Is your dog just lazing around the house? Would he or she enjoy a job interacting with people instead? Well you are in luck because this summer there are at least three ways for you and/or your dog to start getting involved.
If your dog loves people then Paw Patrol or Paws 4 Healing might be good programs to check out and luckily, both have informational meetings coming up where you can learn more.
Devils Postpile National Monument started Paw Patrol last year as a pilot program with six dogs and their handlers.
“We started this program because we recognized that a lot of our visitors were bringing their dogs to the monument and that Mammoth is a pretty dog-friendly community,” explained Maureen Finnerty, Devils Postpile Supervisory Ranger. “We felt like this program was a positive way to reach out not only to monument visitors, but also to provide an opportunity for locals to engage in a fun and rewarding volunteer opportunity in which they could also work with their dogs.”
Devils Postpile is one of a handful of national park sites that allow dogs, and being surrounded by the Inyo National Forest, which allows dogs everywhere in the Reds Meadow Valley, Finnerty and the Postpile felt like this was a great opportunity to engage dog owners and dog lovers in monument resources in a positive way.
Paw Patrol was originally started in Cuyahoga Valley National Park in Ohio. In the program handlers and their canine companions volunteer their time to patrol monument trails between the Devils Postpile Ranger Station and Rainbow Falls, providing education and assistance to all park visitors. The canine volunteers also provide examples of positive dog behavior and volunteers are available to assist dog owners with questions about leash laws, provide waste bags, and in rare cases, leashes for visitors who didn’t bring one. The volunteers receive training in all aspects of park operations, natural and cultural resources, regulations, and in handling emergency situations. Their dogs are required to take and pass either the American Kennel Club’s Canine Good Citizen test, or possess a recognized therapy dog certification. The dogs also must be good in crowded situations and must generally love interacting with people.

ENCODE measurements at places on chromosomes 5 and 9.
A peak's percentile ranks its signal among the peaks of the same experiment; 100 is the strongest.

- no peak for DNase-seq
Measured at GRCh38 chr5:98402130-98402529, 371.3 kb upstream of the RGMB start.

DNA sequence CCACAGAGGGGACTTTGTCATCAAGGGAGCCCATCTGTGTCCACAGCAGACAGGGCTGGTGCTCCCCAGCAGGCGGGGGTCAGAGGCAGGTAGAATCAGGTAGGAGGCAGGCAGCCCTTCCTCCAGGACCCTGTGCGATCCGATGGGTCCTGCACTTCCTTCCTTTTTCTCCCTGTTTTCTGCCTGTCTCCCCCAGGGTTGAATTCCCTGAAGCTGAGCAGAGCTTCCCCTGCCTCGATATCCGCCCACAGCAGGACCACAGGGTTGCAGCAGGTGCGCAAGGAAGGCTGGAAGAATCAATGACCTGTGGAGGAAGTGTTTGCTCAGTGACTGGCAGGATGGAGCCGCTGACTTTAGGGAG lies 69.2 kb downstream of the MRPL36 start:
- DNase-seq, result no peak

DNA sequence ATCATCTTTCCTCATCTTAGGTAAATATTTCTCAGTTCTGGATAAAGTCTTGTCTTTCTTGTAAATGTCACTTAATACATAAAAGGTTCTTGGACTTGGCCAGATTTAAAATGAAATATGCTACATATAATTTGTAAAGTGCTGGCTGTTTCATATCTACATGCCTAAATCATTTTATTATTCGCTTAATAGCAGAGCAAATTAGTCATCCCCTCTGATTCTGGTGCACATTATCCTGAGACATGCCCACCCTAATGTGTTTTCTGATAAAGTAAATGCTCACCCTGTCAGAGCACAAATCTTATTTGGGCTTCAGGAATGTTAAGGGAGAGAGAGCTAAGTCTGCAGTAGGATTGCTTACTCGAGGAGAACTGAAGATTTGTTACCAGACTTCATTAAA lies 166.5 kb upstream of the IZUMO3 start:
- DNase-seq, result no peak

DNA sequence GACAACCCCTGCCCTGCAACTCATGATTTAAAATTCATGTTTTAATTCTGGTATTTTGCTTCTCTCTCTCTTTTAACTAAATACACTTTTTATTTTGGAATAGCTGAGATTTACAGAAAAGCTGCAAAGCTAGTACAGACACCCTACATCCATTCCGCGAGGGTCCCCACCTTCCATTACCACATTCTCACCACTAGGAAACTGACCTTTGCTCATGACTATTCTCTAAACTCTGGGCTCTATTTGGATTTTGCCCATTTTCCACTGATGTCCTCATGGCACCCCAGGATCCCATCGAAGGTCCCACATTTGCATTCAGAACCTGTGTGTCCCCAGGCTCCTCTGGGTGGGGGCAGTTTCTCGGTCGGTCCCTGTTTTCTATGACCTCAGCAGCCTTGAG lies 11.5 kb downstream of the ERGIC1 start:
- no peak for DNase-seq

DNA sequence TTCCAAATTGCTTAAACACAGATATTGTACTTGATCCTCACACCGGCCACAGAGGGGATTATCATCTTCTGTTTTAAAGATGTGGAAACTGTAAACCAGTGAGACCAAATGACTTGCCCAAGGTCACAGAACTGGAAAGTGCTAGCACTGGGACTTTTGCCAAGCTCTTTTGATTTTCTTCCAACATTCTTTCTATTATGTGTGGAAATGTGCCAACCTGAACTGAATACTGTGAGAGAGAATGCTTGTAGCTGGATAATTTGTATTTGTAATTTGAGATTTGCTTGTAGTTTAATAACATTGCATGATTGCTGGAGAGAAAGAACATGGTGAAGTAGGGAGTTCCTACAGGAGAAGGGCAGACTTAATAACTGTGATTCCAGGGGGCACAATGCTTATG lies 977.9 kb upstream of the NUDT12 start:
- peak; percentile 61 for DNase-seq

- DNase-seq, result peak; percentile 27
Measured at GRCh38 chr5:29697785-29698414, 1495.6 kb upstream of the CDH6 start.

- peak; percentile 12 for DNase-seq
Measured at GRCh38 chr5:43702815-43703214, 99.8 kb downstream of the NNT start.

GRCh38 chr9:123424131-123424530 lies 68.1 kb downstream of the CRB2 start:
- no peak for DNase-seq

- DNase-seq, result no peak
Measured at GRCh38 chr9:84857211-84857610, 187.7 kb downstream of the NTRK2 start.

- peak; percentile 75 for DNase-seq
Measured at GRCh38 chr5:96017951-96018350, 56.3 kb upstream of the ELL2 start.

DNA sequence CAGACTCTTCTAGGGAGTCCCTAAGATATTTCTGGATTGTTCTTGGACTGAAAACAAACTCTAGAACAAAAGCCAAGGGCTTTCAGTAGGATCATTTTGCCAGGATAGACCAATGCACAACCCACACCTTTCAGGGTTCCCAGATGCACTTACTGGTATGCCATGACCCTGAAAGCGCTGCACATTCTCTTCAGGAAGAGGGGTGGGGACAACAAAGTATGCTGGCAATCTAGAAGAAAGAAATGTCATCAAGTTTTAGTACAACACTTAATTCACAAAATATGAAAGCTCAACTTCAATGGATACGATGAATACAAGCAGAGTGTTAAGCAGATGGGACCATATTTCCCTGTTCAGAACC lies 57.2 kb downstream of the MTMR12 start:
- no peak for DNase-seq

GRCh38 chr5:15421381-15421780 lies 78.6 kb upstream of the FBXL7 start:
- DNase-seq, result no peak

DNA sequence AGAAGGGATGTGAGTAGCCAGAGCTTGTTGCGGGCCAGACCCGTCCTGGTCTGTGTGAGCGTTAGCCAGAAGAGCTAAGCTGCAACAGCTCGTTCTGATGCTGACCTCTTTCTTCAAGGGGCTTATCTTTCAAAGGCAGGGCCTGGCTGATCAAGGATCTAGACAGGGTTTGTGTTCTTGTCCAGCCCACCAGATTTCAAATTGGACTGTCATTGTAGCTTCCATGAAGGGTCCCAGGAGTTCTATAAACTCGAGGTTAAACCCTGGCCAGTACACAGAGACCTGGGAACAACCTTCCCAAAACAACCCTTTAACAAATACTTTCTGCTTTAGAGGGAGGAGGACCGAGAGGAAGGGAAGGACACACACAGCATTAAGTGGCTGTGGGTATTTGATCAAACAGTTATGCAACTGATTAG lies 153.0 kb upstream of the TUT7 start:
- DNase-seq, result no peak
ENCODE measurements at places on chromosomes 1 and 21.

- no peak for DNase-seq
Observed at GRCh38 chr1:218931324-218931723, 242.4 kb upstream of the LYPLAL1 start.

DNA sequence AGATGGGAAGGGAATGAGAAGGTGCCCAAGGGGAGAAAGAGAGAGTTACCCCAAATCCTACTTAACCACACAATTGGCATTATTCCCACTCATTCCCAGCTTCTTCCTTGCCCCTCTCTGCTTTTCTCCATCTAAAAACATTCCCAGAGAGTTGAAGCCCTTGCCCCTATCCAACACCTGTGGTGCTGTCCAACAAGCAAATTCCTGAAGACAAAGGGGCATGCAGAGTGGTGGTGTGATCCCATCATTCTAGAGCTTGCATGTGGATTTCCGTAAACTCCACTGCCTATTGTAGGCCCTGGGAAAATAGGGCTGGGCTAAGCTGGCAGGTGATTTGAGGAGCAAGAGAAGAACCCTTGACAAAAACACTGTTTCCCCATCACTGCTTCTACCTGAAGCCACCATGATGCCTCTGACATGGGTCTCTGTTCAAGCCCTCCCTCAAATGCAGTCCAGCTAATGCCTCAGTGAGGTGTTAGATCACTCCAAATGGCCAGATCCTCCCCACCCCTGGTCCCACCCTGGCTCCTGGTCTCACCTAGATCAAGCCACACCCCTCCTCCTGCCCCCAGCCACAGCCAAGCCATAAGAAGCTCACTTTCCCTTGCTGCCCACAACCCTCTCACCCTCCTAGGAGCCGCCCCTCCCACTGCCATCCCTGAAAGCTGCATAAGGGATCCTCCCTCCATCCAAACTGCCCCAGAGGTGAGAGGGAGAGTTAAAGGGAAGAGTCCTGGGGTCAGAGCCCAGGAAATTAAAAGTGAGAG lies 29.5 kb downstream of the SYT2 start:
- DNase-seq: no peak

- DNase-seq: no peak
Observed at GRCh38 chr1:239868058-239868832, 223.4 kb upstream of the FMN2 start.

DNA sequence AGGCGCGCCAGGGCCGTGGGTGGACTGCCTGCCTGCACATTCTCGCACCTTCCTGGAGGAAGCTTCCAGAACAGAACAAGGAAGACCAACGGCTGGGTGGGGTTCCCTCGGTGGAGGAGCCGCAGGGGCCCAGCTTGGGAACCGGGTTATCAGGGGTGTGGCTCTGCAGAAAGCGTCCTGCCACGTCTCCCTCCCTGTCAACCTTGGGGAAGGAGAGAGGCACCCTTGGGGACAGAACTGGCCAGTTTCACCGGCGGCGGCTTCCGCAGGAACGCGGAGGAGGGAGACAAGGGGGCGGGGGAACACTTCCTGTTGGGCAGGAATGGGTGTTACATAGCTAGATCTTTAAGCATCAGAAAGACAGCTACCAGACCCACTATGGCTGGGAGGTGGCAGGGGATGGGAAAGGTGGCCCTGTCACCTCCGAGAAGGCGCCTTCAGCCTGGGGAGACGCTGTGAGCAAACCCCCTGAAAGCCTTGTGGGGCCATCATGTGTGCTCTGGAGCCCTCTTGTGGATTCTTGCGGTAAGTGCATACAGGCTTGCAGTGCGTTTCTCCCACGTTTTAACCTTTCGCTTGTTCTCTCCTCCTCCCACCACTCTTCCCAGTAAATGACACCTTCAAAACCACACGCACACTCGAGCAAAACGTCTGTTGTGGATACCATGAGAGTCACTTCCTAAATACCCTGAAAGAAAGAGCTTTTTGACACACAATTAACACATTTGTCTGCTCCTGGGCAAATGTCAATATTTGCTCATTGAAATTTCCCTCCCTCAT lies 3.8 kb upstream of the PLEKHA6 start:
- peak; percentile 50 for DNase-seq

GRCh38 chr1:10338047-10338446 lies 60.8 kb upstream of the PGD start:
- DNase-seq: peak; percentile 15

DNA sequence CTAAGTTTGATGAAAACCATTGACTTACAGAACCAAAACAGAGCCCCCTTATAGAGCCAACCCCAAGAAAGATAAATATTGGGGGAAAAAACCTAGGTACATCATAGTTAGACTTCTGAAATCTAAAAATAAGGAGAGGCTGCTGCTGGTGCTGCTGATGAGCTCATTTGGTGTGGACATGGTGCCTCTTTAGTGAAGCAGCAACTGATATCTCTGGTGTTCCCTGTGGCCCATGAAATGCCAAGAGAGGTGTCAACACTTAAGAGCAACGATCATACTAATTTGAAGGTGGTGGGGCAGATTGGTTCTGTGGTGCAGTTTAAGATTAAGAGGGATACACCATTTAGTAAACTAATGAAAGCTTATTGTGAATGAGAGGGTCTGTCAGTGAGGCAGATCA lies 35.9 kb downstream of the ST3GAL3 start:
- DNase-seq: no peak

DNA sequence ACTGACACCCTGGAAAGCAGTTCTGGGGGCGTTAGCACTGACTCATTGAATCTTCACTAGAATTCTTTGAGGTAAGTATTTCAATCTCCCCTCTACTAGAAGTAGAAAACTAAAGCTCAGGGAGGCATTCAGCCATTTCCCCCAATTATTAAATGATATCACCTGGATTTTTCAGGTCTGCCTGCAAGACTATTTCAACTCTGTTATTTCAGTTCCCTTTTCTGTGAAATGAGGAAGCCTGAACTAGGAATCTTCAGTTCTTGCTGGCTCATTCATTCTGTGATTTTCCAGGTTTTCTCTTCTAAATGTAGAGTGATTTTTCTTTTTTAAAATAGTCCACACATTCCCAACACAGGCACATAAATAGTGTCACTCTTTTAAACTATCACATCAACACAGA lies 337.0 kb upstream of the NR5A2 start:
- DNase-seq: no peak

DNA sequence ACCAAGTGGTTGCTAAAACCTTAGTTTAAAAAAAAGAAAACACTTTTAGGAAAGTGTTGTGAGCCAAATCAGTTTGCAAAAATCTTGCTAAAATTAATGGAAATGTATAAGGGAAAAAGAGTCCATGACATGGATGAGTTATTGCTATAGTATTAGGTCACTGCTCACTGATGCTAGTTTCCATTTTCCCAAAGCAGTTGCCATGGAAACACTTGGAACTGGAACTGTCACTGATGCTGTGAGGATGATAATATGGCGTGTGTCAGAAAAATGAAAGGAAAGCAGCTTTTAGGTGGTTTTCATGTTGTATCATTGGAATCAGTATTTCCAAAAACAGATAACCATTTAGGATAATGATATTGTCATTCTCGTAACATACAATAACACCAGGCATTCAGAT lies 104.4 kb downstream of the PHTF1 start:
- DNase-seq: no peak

“Visitors love petting and photographing the Paw Patrol dogs, so being attention hounds, for lack of a better term, is important too,” Finnerty said.
With Devils Postpile tentatively set to open May 25 (weather dependent), dogs and their handlers would most likely go to work sometime around June 21, Finnerty said. Volunteers are asked to commit to 24 hours/season of volunteer time, which includes training.
If you’d like to learn more about Paw Patrol attend the informational meeting this Tuesday, April 23 from 4-6 p.m. at the Mammoth Lakes Library in the Ellie Randol Reading Room.
Paws 4 Healing
If you’d like to stay a little closer to town then Paws 4 Healing is another great opportunity for you and your pet to work together.
Paws 4 Healings is the local therapy pet organization and an affiliate group of Pet Partners (formerly Delta Society). Barbi McCoy is the Eastern Sierra chapter leader. Paws 4 Healing provides Animal Assisted Activities/Therapy services at Mammoth Hospital, Northern Inyo Hospital, Bishop Care Center, Sterling Heights, Inyo-Mono Association for the Handicapped, Mammoth Elementary School, Bishop Elementary School, and Disabled Sports Eastern Sierra’s Annual Springtacular, among others.
“In order to become a local therapy team with your pet (our organization is currently using only dogs but cats, rabbits, and even rats have been registered as therapy animals), volunteers are required to take an online Pet Partners’ Therapy Animal Handler Course,” said member Anne Parkes. “A health screening is then required by a veterinarian. Then the handler and the pet must complete a skills and aptitude evaluation.”